For efficient forward movement, the front-to-back (sagittal) movement is most effective. When there is an imbalance, energy is wasted moving your body in the frontal plane (think of hip adduction) or transverse plane (think of trunk rotation) to counteract the asymmetry.
For example, if one leg is weaker or less flexible, we tend to compensate for this with excessive arm swing or torso rotation.
What science says about the GCT balance sheet
The International Journal of Exercise Science published research on the effects of GCT imbalance on running economics last year. 
Notably, the study showed that running economy was reduced by almost 4% for every 1% imbalance in the GCT.
For comparison: with a GCT score of 49/51 (with one leg only 2% longer on the ground than the other), the energy requirement for running at the same speed is 7.4% higher.
For a 70 kg runner at 15 km / h this would increase oxygen consumption by ~ 4 ml.kg.min. That’s a big part of your V̇O2 Max.
It is unclear to science how asymmetry causes injury.  Anecdotally, however, it’s likely that any weakness on one side puts additional strain on other muscles and joints, putting you at risk of further injury. 
In short, balancing the time you spend on each foot is important to prevent injury and improve economy and performance.
Here are 5 tips for improving running symmetry and ground contact time balance
1. Identify the asymmetry
Use the GCT balance metric to find out which leg is slower. The leg with the higher GCT balance percentage (> 50) spends more time in contact with the ground. The slower leg is the one that is being worked on.
Test the asymmetry by doing a stretch or exercise on each leg. This will help you see differences in strength, balance, and flexibility.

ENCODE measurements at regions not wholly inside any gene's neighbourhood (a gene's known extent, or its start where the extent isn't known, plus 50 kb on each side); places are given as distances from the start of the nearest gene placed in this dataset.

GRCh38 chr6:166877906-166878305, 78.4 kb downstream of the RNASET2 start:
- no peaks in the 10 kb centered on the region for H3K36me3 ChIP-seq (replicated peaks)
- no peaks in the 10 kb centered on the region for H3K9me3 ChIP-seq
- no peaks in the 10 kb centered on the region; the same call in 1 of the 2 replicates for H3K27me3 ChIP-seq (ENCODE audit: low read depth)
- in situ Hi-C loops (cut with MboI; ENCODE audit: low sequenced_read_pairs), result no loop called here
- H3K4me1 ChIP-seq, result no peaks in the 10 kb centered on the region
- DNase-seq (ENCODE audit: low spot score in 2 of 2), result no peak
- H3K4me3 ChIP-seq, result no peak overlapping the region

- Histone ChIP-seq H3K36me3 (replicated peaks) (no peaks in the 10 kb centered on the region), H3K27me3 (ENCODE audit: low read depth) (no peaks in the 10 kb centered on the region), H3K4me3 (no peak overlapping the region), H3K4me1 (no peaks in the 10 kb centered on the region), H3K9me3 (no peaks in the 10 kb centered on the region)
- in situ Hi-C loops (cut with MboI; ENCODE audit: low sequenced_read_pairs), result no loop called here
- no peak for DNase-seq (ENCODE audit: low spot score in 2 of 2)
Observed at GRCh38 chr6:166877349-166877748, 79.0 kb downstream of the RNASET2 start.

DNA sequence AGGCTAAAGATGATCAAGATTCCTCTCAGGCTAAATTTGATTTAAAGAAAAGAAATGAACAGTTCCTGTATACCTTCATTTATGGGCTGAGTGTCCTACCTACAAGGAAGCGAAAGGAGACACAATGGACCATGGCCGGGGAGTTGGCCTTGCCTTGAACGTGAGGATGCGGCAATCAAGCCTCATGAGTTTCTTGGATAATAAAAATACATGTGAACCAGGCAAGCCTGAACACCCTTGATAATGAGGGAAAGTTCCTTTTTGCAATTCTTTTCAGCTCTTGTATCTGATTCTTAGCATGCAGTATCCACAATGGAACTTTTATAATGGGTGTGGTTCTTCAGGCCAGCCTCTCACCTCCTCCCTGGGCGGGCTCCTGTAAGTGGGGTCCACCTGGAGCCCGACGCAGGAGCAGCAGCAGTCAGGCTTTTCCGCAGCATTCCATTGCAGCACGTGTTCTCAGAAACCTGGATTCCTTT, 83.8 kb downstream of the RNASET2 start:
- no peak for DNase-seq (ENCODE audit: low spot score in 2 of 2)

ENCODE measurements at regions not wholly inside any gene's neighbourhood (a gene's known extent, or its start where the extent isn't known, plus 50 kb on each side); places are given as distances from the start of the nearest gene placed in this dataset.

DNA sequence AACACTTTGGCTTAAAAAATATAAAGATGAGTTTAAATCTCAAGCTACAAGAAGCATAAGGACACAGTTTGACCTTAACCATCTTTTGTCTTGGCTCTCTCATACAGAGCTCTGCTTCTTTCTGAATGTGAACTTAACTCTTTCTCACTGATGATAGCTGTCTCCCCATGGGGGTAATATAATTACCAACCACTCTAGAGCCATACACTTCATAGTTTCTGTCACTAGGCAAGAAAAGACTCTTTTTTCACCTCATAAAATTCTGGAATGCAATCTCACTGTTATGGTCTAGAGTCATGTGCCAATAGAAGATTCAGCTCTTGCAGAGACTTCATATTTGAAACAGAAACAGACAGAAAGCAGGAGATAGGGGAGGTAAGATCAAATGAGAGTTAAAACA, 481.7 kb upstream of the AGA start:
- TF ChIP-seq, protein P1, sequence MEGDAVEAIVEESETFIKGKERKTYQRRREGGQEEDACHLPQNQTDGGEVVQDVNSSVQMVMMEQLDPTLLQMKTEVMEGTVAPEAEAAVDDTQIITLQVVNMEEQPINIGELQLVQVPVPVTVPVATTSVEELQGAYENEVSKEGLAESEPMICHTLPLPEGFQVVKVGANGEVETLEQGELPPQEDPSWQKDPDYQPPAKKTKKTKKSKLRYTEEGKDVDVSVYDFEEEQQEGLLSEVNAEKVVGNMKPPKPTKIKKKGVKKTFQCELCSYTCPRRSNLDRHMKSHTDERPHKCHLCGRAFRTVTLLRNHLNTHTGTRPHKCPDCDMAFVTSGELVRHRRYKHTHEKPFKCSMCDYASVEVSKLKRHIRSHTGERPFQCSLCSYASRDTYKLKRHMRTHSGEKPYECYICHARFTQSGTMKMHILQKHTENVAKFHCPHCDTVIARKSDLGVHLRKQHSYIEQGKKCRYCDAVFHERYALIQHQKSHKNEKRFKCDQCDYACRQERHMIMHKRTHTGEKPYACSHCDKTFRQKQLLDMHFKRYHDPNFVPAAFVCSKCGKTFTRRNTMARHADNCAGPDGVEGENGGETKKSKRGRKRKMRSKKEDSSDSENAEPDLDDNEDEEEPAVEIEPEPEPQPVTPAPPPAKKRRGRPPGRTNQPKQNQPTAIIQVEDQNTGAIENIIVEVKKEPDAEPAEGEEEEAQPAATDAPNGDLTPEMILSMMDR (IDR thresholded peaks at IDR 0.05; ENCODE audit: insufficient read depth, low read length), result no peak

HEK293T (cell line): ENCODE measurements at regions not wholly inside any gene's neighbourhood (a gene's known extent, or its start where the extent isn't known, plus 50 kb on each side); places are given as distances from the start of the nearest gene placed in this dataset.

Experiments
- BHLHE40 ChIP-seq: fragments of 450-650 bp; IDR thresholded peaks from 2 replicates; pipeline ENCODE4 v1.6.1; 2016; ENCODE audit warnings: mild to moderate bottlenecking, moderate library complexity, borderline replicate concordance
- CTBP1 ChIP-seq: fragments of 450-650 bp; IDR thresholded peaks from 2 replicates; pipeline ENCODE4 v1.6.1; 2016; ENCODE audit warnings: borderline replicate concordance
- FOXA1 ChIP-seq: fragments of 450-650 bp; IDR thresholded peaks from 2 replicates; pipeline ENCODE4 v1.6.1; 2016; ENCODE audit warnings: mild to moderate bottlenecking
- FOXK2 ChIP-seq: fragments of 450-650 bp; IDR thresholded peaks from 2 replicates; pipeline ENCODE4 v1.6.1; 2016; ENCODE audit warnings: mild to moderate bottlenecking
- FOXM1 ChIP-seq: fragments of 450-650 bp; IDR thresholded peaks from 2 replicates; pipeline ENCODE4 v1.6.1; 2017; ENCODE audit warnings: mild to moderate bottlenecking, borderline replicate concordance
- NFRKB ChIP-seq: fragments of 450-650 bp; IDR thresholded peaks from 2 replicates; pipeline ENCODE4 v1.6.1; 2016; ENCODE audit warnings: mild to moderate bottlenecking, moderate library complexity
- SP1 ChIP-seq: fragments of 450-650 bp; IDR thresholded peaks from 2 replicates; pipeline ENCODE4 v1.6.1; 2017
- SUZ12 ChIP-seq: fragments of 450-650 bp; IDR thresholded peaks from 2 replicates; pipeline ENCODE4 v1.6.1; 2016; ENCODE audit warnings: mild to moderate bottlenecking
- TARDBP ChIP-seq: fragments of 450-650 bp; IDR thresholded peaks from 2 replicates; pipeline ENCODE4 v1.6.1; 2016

- How long can you stand on each leg with your eyes closed?
- Does your knee twist on one side when you lunge?
- How far does each leg go when you lie on your back and straighten your hamstring?
2. Address old injuries
In many cases, asymmetries are due to past injuries. The pain or weakness of an injured part of the body can lead to overcompensation in others. Asymmetry turns into a vicious cycle of overcompensation which, due to underuse, causes further weakness on the injured side.
Use GCT balance Biofeedback to correct asymmetries in recovery from injuries or to retrain after adapting to old injuries.
3. Strengthen muscles
To improve running symmetry and overcome imbalances in ground contact time, focus on developing muscle strength and strength.
One-legged (one-sided) Exercises such as lunges and calf raises are effective in developing your weaker leg and preventing the dominant leg from taking over.
4. Optimize flexibility and stiffness
Inflexibility due to injury (e.g. from scar tissue) increases the likelihood of asymmetry. Include flexibility training in your schedule to help overcome tightness caused by injury.
Your range of motion should be specific to your activity. You don’t need the flexibility of a gymnast to run long distances. In fact, having a certain amount of “strength” can actually improve performance. 
A recent study showed that runners naturally adjust leg stiffness and ground contact time to optimize running economy.  A stiffer leg spring will return more energy after compression.
Incorporate single leg plyometrics into your program to improve leg spring stiffness and reduce ground contact time.
5. Vary the terrain
Running over monotonous terrain can worsen the asymmetry. To attempt rwalk over uneven terrain and a variety of gradients to improve proprioception, balance, and strength.
When running on a track, alternate between clockwise and counterclockwise laps to avoid asymmetry from leaning into the curve.